At Essie it all begins with a nomination. Incarcerated men and women serve as the organization’s most important partners, writing nomination letters about the women in their lives who are then invited to join the program. Then, over nine weeks, a cohort of 15 women begins a journey of healing, sharing resources and gaining skills and confidence. As the process takes hold, participants break free from isolation and leave transformed, better prepared to deal head-on with incarceration’s devastating impact. Women who graduate are then eligible to become a member of Essie Justice Group by taking a pledge. Members (known as “Essie Sisters”) lead the organization through facilitating new cohorts, conducting prison and jail inreach work, and spearheading policy campaigns. Such campaigns are an opportunity for Essie graduates to test their organizing muscles while simultaneously using a well-understood issue to highlight the very real ways that our current system affects women. One such example is a campaign launched in 2016 in California to permanently end the use of money bail in the state. Indeed, it is often women who must pay bail fees for the more than 450,000 people behind bars who have yet to be convicted of a crime. In partnership with Silicon Valley Debug, the ACLU, Californians for Safety and Justice and the Ella Baker Center for Human Rights Watch, Essie Justice Group co-sponsored two bills current moving through the California state legislature.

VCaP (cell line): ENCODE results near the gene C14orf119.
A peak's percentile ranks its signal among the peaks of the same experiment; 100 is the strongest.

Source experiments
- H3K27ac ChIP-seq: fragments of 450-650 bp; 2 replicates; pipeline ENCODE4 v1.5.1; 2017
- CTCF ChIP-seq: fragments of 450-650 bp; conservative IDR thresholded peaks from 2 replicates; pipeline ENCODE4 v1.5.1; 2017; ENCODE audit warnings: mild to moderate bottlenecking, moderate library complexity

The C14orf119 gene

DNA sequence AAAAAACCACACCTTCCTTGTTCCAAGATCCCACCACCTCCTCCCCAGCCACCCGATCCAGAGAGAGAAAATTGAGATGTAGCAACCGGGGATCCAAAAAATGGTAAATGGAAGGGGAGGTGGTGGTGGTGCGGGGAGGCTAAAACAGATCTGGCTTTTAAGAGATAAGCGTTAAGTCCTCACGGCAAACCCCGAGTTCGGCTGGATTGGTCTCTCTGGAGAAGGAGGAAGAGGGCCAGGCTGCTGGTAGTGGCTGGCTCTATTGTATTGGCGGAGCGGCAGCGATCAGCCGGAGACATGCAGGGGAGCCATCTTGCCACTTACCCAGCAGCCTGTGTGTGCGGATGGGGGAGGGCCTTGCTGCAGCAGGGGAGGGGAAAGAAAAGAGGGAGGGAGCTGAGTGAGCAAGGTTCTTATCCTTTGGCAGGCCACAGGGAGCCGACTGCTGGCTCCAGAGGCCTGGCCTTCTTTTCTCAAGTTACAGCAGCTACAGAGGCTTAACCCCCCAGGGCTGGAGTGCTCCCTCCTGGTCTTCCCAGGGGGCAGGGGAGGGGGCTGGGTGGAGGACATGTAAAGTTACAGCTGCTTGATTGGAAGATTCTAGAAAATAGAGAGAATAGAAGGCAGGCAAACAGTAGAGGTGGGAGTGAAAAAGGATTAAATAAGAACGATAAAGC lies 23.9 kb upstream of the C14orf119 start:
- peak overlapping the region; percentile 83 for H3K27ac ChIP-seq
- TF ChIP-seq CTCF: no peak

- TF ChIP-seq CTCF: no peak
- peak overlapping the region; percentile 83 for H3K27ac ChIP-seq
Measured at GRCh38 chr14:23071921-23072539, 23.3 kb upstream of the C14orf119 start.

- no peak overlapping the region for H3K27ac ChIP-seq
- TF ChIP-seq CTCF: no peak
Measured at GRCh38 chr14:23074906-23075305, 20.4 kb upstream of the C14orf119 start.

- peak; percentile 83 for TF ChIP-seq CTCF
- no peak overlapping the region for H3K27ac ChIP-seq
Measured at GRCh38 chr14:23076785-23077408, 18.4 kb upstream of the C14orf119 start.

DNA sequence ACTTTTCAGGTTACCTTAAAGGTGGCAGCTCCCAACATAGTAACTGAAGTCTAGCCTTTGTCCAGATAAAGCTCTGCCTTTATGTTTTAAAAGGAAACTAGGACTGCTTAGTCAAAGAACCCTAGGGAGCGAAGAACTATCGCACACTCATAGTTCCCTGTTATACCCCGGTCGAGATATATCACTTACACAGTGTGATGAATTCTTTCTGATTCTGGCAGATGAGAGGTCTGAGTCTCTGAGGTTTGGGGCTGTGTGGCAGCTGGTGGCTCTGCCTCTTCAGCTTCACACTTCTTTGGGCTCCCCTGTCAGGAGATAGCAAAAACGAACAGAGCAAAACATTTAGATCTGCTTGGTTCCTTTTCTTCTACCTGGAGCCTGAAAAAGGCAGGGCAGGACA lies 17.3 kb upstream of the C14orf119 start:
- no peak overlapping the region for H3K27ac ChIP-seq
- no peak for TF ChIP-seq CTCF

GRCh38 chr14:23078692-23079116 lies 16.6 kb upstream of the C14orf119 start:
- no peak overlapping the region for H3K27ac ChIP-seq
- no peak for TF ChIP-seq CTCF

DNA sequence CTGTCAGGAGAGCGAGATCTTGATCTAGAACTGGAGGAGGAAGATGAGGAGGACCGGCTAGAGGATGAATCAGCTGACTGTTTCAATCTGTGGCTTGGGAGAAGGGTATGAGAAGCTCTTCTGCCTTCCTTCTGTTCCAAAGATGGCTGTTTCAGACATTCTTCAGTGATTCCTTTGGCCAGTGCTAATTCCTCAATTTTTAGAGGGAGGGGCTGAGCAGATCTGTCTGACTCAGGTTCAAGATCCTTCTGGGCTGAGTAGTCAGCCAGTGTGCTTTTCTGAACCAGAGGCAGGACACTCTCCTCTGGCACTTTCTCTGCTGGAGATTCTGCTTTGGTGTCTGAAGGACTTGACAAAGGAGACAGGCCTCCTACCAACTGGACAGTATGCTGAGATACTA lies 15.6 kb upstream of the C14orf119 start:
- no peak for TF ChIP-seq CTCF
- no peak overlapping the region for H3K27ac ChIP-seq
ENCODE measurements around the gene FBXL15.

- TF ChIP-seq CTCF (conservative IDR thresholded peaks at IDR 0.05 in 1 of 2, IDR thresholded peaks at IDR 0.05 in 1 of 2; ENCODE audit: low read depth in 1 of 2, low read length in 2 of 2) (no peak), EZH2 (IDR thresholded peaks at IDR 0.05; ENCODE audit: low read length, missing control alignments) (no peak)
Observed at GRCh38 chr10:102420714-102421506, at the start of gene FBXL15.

In under three years, Essie Justice Group has conducted outreach in 34 prisons; received nominations from over 15 states; hosted a national policy summit convening more than 20 organizations; launched a leadership development program for graduates of the Healing to Advocacy model; developed Essie Justice Group constituent leaders in five key states; and completed ten cycles of its Healing to Advocacy program in the California serving nearly 5,000 women to date.